More research is needed into the benefits of involving volunteers in end of life care
by Bridget Candy Cochrane Research Fellow, Marie Curie Palliative Care Research Unit
A recent review, funded by Marie Curie and Dimbleby Cancer Care, explored the impact volunteers can have on the wellbeing of people living with a terminal illness and their families. The review, which looked at which areas had been researched and which hadn’t, highlighted that the impact of volunteer interaction on the wellbeing of patients is currently under-researched. However, the review did find limited evidence that families who experience greater volunteer involvement in supporting their loved one are significantly more satisfied with care, while another study indicated that patients may survive longer if they receive home visits from a volunteer. Read the full paper
Marie Curie Helper service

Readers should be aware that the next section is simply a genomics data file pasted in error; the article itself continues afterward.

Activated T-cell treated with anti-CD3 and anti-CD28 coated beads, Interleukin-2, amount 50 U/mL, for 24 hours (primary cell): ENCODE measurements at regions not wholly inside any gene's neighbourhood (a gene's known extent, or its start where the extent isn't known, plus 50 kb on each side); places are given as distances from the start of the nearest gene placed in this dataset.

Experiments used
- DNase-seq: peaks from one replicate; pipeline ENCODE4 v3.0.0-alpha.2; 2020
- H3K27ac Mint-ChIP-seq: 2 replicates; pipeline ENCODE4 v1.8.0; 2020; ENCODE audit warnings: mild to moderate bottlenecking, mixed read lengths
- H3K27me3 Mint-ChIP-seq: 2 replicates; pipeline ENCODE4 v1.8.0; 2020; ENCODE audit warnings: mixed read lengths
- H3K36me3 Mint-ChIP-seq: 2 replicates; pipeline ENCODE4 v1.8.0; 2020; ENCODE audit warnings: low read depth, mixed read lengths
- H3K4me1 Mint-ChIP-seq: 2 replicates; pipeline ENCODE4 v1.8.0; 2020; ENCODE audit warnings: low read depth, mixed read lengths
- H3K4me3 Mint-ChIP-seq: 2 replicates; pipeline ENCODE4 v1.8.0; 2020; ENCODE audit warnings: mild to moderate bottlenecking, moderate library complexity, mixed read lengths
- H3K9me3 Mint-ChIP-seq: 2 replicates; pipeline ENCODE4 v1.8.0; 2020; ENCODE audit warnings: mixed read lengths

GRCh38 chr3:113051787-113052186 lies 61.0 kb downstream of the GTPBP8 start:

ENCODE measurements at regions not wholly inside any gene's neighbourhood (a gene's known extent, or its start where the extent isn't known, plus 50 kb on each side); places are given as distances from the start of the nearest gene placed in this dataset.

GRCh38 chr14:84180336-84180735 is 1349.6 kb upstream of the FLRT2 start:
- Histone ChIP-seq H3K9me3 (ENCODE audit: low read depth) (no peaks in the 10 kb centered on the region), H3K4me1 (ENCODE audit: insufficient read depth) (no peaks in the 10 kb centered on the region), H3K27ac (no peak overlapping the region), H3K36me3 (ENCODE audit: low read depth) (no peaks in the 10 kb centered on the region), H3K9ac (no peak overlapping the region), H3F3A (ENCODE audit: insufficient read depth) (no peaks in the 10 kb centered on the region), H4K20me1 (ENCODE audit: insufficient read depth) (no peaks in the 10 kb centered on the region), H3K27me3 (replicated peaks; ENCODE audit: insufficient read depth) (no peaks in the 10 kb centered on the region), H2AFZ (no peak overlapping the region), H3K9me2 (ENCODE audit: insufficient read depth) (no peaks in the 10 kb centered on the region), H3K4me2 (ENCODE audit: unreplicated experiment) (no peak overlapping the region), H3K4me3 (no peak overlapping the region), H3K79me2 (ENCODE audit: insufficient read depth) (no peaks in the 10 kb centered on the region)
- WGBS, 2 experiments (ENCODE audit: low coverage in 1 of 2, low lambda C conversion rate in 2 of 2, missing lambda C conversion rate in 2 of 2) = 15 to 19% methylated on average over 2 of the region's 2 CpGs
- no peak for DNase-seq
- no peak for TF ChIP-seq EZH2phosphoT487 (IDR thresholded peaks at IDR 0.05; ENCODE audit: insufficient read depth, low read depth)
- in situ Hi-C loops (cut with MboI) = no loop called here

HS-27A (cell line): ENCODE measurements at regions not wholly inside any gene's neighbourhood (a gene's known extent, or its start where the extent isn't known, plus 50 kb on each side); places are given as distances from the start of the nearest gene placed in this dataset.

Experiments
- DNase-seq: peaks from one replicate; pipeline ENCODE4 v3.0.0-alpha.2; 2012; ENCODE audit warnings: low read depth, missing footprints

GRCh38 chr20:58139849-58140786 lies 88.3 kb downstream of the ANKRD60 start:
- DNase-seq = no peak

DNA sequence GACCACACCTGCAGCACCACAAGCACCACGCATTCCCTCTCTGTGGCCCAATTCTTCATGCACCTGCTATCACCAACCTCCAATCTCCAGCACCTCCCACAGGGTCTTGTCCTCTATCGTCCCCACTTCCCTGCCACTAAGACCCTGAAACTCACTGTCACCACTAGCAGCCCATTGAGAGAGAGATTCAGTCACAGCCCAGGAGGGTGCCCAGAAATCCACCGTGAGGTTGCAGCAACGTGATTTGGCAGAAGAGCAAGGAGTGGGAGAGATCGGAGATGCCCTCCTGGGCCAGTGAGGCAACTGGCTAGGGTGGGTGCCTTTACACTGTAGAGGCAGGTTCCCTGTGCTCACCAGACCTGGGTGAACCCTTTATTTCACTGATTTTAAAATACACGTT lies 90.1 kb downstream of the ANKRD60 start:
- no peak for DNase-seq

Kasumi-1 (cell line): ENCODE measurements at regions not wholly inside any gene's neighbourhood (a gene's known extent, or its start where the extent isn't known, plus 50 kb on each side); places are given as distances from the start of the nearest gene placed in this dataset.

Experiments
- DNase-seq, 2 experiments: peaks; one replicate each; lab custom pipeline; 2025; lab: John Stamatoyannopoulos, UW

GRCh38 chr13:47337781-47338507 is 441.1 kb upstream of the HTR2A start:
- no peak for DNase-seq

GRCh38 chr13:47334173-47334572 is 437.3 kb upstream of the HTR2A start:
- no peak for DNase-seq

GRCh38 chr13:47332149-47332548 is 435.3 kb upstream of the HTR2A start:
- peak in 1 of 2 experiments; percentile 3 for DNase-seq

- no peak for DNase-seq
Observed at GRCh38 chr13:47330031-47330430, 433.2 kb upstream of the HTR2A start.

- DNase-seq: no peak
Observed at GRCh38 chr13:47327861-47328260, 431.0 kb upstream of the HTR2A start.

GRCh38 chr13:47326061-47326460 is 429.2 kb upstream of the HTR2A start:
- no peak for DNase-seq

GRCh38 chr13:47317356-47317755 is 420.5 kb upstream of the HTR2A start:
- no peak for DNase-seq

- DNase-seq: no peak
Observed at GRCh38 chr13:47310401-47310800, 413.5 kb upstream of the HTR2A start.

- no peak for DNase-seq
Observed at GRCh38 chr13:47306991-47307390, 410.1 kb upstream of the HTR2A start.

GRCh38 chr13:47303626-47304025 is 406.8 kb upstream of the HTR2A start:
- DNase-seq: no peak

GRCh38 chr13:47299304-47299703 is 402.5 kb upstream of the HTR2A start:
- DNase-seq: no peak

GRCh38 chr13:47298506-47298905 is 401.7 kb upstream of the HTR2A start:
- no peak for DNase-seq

As part of the Marie Curie Helper service, specially trained volunteers provide companionship, emotional support and practical help to people living with a terminal illness, and their carers, in their homes. It is heartening that the review indicated, albeit with limited evidence, that home visits from volunteers can have positive effects on the wellbeing of the people we care for. The Helper service is completely free of charge and is currently offered in Northern Ireland, East London, Bristol, Somerset, North Somerset, Nottingham, Liverpool, the West Midlands, South Wales and Fife. If you live in the areas above and would like support from the Marie Curie Helper service, or if you would like more information, please visit the Helper page on our website to find out more. What is clear from our experience managing the Helper service, and from our recent review, is that volunteers are a valuable resource and further research is needed to ensure that they are used appropriately and effectively.